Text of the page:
Cooperation is an essential skill that children need to learn to prepare them for the future. Children who are more cooperative tend to have a better social life, develop better communication skills, and are more likely to create long-lasting friendships that set them up for a happier life.

Raising a cooperative child takes time and patience, but there are a few simple steps that you, as a parent or teacher, can take to help foster these cooperative skills in your children.

Explain cooperation in simple terms and concrete actions

Cooperation is more than just a mouthful five-syllable word, it’s also a complex concept that your child needs help to understand. If you want your child to practice cooperation from a young age, it’s important to speak to them in terms that they are already familiar with and practice this concept with them. Take advantage of everyday situations to break cooperation down into concrete actions that you can demonstrate and they can practice.

Maybe that’s working together to build something at play group or kindy, sharing toys with other kids visiting your home, or taking turns down the slides in a playground. At each step of the way, you can help your child understand what cooperation means in real terms and over time, your child will be able to practice these steps on their own.

Lead with examples

Children learn by mimicking and modelling people around them. As a parent, be mindful around your own behaviour at home by fostering your own cooperative skills.

Do you ask kindly when you need something? Do you say “please” and “thank you”? Do you and your whānau work together when doing household chores? Do you take turns with the TV remote or choice of Netflix series? These simple behaviours will help your child learn how to cooperate and consider others.

Pay attention and offer encouragement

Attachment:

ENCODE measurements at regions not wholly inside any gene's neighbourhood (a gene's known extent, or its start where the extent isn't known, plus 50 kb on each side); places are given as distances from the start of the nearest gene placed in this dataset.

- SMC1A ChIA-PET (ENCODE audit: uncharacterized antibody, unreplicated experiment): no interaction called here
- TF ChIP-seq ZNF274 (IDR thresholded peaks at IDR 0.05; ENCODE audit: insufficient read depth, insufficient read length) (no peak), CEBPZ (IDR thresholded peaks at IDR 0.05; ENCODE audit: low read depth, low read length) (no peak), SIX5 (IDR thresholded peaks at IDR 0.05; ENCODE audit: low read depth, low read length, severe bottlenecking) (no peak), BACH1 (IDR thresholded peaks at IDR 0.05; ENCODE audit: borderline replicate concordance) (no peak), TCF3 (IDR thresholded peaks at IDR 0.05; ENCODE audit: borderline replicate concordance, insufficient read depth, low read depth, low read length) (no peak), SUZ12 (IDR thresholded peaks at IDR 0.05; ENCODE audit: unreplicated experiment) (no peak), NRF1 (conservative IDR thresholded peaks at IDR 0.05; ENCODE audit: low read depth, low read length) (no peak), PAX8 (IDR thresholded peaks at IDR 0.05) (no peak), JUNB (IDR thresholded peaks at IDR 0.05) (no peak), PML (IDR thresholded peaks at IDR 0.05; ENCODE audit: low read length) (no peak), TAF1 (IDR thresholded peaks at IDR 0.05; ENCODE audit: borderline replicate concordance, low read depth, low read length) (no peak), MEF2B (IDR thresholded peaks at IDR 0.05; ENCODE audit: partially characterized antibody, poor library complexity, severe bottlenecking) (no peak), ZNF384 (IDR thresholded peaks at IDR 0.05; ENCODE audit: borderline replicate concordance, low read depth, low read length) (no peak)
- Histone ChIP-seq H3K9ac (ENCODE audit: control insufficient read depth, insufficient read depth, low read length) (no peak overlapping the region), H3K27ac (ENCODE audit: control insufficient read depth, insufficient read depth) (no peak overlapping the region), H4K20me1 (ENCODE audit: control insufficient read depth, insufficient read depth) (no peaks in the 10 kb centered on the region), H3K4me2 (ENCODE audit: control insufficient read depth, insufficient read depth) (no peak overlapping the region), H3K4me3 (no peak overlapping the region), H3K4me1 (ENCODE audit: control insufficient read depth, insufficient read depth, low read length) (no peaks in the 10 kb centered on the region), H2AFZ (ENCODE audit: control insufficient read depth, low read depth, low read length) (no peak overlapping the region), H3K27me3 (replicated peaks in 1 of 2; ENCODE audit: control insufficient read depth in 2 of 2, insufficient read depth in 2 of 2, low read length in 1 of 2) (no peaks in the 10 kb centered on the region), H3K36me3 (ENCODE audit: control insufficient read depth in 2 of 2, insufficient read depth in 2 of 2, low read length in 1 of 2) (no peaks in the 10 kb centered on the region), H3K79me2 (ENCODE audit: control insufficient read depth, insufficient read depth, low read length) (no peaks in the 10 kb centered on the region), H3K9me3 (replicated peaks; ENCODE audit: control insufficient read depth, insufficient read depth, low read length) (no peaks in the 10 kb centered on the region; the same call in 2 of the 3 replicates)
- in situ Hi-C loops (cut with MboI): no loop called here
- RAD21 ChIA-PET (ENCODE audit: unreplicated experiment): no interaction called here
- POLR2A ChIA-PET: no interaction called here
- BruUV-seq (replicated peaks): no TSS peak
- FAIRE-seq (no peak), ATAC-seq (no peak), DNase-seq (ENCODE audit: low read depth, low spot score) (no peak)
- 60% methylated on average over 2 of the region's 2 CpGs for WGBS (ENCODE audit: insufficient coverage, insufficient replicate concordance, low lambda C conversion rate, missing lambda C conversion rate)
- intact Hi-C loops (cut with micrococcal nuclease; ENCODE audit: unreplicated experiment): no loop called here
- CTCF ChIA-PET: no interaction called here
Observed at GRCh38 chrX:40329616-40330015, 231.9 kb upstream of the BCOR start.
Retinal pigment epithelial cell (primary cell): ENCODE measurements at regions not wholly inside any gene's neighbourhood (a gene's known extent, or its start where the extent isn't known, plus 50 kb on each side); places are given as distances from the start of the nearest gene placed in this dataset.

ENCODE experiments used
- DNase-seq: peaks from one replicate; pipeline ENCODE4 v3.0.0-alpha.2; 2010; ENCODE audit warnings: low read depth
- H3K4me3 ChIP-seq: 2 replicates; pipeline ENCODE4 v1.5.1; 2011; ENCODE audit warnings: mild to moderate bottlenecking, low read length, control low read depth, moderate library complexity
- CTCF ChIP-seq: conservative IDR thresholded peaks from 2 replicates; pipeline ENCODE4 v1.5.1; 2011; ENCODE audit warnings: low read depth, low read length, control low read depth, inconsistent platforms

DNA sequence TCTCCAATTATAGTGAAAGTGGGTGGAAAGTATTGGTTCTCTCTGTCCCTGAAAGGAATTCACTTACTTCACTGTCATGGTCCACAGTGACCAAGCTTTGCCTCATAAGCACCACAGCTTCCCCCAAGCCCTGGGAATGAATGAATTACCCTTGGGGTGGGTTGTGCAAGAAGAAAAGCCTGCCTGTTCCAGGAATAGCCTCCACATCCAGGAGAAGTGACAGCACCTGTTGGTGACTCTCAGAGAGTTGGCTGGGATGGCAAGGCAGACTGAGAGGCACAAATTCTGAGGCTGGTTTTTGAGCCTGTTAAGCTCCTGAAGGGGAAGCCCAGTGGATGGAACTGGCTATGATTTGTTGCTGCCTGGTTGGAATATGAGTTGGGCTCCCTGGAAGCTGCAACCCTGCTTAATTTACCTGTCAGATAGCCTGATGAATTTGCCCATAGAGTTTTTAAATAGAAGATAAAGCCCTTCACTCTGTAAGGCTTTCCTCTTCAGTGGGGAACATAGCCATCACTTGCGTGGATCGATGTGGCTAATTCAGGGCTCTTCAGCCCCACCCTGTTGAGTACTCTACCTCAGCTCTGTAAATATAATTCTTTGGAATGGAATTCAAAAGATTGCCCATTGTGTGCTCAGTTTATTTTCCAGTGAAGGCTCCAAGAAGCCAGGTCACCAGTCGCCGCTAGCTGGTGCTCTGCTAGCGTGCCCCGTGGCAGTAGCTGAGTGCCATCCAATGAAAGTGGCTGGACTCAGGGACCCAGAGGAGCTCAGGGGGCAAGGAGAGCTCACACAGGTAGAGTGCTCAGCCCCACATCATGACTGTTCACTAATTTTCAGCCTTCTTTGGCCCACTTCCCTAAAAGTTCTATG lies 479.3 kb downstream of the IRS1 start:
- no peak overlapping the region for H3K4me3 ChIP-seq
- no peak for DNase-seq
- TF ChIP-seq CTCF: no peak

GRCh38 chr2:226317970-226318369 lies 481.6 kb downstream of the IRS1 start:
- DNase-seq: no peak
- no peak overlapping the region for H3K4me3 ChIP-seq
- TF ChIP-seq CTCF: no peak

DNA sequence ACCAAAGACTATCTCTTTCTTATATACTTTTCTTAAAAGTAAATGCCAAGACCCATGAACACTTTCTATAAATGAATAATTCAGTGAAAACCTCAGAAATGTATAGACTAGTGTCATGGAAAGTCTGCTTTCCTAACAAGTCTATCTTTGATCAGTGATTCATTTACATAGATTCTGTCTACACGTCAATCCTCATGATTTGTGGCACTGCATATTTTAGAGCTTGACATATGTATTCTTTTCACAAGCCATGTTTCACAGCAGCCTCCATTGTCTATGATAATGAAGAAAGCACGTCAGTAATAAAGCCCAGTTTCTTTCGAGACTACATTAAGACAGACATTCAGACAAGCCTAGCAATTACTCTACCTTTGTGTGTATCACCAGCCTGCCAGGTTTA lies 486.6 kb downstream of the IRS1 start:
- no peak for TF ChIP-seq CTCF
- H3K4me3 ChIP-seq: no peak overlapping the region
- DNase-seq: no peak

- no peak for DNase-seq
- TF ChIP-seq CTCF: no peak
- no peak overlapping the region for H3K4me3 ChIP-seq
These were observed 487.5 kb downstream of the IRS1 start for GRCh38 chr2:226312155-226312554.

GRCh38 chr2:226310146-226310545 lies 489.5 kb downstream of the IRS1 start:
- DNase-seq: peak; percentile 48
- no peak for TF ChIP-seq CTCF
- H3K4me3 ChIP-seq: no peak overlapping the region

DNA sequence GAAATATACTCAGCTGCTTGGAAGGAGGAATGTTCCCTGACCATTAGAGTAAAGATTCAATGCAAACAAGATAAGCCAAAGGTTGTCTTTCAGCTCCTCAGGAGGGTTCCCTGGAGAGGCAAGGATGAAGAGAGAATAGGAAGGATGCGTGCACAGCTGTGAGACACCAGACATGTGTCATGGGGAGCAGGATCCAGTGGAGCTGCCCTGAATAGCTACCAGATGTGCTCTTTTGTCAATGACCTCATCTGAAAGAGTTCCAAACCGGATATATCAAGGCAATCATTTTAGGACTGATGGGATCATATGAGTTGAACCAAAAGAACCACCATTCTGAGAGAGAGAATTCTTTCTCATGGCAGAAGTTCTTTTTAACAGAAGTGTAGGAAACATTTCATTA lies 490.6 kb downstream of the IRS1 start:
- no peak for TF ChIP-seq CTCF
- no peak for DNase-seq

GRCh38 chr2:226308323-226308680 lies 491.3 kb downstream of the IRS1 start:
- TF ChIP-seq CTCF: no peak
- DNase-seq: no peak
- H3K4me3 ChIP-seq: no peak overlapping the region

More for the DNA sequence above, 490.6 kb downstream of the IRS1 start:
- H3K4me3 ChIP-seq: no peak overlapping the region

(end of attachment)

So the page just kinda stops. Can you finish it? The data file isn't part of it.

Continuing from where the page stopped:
Everyone needs a little encouragement and children are no different. In order to know which behaviours are encouraged, they need some positive affirmations from the adults around them. When they receive confirmation that what they are doing is a good thing, they will likely remember the behaviour and practice it in the future.

Playing with other children is a key way children experience and practice cooperation. When your child shares their toys or works with others to solve a problem, acknowledge that positive behaviour and praise them for their efforts. This way, your child can develop their cooperative skills and practice this behaviour more in the future.

Don’t punish children when they don’t cooperate

You may think that offering encouragement and implementing punishments go hand in hand, but that’s really not the case with children. Punishing children when they don’t cooperate, doesn’t work; in fact, it makes them fear social situations when they have to cooperate with other kids in the future.

Instead, teach kids why it is difficult for others when they don’t share or cooperate, explain this with concrete examples, to help them empathise with others – “When you share the slide, your friends love playing with you.” Helping kids understand why their behaviour matters and how it affects others will be a better and more sustainable way of instilling a cooperative attitude in young children.

Make cooperation fun

Children learn best when practising is incorporated with something fun and engaging. When the activity is fun, their brains become more stimulated, which makes it easier for them to remember the skills and lessons.

That’s why there are many cooperative games to help children learn cooperation while playing. Lego and puzzles are great examples of cooperative games that allow kids to work together towards an end goal. At the end of the project, the kids will learn great lessons about working together and even make some new friends!

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There are other ways that you can help kids practice cooperation in their everyday actions. Having a conversation together means cooperating every day, you share and model talking and listing with your child. Over time, you will raise cooperative, empathetic and well-rounded adults who will be better prepared for their future.

Unfortunately, there are children living in challenging situations who grow up without the proper support systems, and sadly, some without parental figures, that can help them learn life skills such as cooperation to prepare for their future. Save the Children New Zealand is dedicated to helping marginalised children when they are most vulnerable by supporting education, providing health assistance, and providing children with essentials like food and clean water.

 

 

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